Home Lifestyle Why Not Just Give Everyone a Trophy?

Why Not Just Give Everyone a Trophy?

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Michael Breed on his Sirius XM PGA Tour radio show A New Breed of Golf has proposed players missing the cut in PGA Tour events should be paid.

If I understand his premise correctly Breed feels these players have expenses and by their presence they contribute to the entertainment value of the tournament. A typical tournament field has 156 players with the low 70 scores and ties after the second round going on to play the final two rounds thereby “making the cut.”

Those with scores outside the cut receive no money but Breed says these 86 cut-missing toursters should receive a “minimum wage” of $3,000 as an appropriate amount to offset expenses.

It’s unclear where this money should come from but those making the cut certainly couldn’t be expected to be in favor of reducing their prize money nor would it make sense to decrease the amount going to the local charities benefiting from the PGA Tour tournaments in their cities. But Breed appears to think the solution is simple…just raise additional money from sponsors which if you do the math would be more than $250,000 each week.

The reasonableness of somehow magically finding a sponsor or sponsors to put up the $10 million needed to fund this scheme for an entire PGA Tour season is something out of never-never land.

Breed just hasn’t thought this through.

Why should those missing the cut be paid simply because they have made a choice to pursue a particular career?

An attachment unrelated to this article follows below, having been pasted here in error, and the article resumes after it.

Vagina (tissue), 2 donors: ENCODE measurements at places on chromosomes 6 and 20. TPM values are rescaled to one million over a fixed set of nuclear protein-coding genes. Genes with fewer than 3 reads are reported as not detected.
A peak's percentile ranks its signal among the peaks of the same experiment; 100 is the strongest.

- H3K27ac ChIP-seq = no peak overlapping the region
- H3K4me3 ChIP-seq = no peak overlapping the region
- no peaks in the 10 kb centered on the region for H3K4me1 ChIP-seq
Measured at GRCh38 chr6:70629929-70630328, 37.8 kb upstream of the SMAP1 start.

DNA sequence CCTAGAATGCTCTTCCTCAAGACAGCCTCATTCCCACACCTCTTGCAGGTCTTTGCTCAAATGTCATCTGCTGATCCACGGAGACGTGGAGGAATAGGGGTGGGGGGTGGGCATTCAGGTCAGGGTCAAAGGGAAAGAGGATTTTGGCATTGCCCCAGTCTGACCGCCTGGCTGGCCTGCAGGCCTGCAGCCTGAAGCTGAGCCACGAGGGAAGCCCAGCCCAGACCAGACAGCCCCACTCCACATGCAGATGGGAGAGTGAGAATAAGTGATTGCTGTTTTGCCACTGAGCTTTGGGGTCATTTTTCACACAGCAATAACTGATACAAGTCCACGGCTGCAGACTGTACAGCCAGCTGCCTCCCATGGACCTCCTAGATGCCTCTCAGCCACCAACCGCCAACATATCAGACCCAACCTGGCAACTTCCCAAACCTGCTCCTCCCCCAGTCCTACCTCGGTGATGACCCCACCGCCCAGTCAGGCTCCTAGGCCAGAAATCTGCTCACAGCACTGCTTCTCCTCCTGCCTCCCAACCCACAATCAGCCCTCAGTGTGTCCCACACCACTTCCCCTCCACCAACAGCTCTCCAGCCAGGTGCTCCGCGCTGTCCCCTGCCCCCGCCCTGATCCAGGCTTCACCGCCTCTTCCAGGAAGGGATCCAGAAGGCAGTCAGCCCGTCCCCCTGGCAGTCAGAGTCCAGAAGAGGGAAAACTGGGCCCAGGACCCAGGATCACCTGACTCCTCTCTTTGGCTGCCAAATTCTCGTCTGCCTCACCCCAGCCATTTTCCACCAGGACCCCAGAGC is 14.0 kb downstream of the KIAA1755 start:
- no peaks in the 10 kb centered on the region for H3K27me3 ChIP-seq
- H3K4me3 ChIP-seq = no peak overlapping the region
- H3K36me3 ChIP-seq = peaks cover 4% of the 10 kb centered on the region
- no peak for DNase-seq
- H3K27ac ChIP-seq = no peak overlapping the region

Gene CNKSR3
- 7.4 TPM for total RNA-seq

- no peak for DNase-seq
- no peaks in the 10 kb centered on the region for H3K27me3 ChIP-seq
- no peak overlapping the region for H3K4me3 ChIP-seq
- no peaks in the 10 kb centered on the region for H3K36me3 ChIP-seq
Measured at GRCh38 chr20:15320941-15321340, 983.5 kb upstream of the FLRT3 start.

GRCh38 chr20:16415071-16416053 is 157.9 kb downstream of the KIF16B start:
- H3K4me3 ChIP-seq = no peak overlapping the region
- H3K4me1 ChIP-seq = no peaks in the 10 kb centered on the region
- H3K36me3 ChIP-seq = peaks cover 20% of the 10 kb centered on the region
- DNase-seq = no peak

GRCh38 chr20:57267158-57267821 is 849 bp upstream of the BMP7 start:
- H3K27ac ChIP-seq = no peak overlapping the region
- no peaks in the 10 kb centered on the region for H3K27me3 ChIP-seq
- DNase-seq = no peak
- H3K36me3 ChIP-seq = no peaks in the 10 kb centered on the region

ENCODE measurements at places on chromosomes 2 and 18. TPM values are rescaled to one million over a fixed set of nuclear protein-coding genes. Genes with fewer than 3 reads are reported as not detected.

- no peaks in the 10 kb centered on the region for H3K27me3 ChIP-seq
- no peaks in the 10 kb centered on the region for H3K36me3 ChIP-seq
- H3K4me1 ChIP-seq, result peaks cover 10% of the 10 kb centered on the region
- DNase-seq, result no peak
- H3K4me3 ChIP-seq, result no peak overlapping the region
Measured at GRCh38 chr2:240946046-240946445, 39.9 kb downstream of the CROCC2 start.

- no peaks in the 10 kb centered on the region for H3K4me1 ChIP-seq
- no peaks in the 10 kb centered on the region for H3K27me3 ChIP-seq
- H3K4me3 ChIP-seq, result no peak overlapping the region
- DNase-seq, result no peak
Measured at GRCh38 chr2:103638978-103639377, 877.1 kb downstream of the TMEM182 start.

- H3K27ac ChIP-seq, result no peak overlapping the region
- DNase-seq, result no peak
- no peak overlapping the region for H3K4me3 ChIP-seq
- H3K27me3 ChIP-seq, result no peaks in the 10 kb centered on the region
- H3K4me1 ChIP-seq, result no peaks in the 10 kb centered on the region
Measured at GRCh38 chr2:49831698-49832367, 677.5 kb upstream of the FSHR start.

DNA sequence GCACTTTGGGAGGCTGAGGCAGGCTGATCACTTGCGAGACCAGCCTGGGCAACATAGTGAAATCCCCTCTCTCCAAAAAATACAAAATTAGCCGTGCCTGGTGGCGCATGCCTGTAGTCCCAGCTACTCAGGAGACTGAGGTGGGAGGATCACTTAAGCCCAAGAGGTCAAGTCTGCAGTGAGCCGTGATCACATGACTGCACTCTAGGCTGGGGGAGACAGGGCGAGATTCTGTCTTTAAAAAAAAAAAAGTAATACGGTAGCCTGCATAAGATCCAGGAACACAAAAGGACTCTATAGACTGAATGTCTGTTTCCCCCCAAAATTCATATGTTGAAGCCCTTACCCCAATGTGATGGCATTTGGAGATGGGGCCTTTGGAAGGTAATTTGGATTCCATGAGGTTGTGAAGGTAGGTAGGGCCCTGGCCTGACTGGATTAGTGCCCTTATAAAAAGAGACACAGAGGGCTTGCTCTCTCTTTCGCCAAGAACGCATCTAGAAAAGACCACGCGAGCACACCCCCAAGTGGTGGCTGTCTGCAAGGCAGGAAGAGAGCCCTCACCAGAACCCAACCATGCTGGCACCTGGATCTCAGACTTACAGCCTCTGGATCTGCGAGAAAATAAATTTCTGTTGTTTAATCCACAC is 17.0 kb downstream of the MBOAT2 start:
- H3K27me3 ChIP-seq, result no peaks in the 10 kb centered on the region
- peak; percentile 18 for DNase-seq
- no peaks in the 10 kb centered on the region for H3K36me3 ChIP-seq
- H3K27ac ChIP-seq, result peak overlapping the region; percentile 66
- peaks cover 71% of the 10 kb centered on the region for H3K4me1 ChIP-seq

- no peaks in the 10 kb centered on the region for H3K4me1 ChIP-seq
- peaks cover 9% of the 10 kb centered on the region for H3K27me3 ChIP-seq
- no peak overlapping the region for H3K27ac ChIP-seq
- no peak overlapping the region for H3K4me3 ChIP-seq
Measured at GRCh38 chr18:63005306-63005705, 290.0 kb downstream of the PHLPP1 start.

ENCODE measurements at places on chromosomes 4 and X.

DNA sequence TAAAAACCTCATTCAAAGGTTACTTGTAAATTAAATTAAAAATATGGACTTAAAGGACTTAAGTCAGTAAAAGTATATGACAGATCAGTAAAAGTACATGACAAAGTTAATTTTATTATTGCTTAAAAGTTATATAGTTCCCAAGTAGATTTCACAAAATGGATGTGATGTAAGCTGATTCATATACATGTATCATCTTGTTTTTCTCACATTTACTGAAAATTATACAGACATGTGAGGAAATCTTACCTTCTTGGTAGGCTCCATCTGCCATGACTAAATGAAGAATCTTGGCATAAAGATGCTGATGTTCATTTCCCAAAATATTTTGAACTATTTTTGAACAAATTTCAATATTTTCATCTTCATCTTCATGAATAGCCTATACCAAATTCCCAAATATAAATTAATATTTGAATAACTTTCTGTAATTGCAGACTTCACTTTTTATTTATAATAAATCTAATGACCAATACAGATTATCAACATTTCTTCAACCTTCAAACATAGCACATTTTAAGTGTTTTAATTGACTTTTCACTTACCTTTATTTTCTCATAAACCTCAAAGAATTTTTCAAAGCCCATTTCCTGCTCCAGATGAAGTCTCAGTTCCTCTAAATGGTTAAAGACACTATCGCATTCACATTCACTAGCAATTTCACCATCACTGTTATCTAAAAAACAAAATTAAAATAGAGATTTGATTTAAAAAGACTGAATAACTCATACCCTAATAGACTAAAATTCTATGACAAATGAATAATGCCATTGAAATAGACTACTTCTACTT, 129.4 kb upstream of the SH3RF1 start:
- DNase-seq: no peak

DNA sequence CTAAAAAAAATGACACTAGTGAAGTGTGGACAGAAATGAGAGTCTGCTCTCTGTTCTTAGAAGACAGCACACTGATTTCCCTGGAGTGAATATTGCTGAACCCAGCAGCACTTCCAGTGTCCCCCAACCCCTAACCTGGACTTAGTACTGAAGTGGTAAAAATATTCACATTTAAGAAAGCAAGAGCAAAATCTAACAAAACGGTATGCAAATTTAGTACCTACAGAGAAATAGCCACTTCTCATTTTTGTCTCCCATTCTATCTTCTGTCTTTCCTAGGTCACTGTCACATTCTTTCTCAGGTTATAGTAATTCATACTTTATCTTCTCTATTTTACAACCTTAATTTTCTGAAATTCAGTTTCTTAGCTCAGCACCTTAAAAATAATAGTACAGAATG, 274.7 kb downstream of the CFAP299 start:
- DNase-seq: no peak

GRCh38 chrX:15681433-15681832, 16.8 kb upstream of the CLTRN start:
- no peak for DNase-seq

Unlike other “jobs” they weren’t interviewed and then hired for their PGA Tour card. They simply showed up with their golf clubs and proved in an intense competitive environment they were good enough to try to take prize money away from DJ, Tiger, Phil and all the others.

Paying someone for showing up is the same as giving every kid a trophy so no one goes home with hurt feelings. You and I know life isn’t like that.

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Ed Travis is a national award winning golf journalist and has carried on a lifelong love affair with the game. His work covering the business of golf, equipment, golf personalities and travel is regularly seen in numerous print and electronic publications. He has competed in tournament golf both as an amateur and senior professional and though his competitive days are behind him, Travis still plays regularly and carries a handicap of 2. He and his wife live on a water hazard in suburban Orlando.

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